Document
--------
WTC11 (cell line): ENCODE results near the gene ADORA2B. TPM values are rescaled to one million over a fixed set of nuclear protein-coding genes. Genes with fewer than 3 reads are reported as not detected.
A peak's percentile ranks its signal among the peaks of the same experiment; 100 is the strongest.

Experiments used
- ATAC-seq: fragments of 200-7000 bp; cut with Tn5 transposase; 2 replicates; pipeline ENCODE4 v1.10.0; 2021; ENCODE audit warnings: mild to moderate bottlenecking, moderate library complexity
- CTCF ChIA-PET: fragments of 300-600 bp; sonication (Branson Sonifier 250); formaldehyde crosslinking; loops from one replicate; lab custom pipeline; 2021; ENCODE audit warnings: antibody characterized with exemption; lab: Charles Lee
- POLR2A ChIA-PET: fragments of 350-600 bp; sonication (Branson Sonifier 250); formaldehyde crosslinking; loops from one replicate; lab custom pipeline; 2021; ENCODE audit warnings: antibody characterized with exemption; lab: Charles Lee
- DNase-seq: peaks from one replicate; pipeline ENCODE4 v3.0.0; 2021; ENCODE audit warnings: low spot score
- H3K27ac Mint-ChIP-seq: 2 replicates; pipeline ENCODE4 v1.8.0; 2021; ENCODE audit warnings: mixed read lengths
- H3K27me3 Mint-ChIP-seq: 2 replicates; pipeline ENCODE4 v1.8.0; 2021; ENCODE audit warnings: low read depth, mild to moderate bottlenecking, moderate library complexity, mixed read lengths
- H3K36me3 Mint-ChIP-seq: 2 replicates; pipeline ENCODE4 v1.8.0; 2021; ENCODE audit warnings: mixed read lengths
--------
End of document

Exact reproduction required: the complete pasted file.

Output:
WTC11 (cell line): ENCODE results near the gene ADORA2B. TPM values are rescaled to one million over a fixed set of nuclear protein-coding genes. Genes with fewer than 3 reads are reported as not detected.
A peak's percentile ranks its signal among the peaks of the same experiment; 100 is the strongest.

Experiments used
- ATAC-seq: fragments of 200-7000 bp; cut with Tn5 transposase; 2 replicates; pipeline ENCODE4 v1.10.0; 2021; ENCODE audit warnings: mild to moderate bottlenecking, moderate library complexity
- CTCF ChIA-PET: fragments of 300-600 bp; sonication (Branson Sonifier 250); formaldehyde crosslinking; loops from one replicate; lab custom pipeline; 2021; ENCODE audit warnings: antibody characterized with exemption; lab: Charles Lee
- POLR2A ChIA-PET: fragments of 350-600 bp; sonication (Branson Sonifier 250); formaldehyde crosslinking; loops from one replicate; lab custom pipeline; 2021; ENCODE audit warnings: antibody characterized with exemption; lab: Charles Lee
- DNase-seq: peaks from one replicate; pipeline ENCODE4 v3.0.0; 2021; ENCODE audit warnings: low spot score
- H3K27ac Mint-ChIP-seq: 2 replicates; pipeline ENCODE4 v1.8.0; 2021; ENCODE audit warnings: mixed read lengths
- H3K27me3 Mint-ChIP-seq: 2 replicates; pipeline ENCODE4 v1.8.0; 2021; ENCODE audit warnings: low read depth, mild to moderate bottlenecking, moderate library complexity, mixed read lengths
- H3K36me3 Mint-ChIP-seq: 2 replicates; pipeline ENCODE4 v1.8.0; 2021; ENCODE audit warnings: mixed read lengths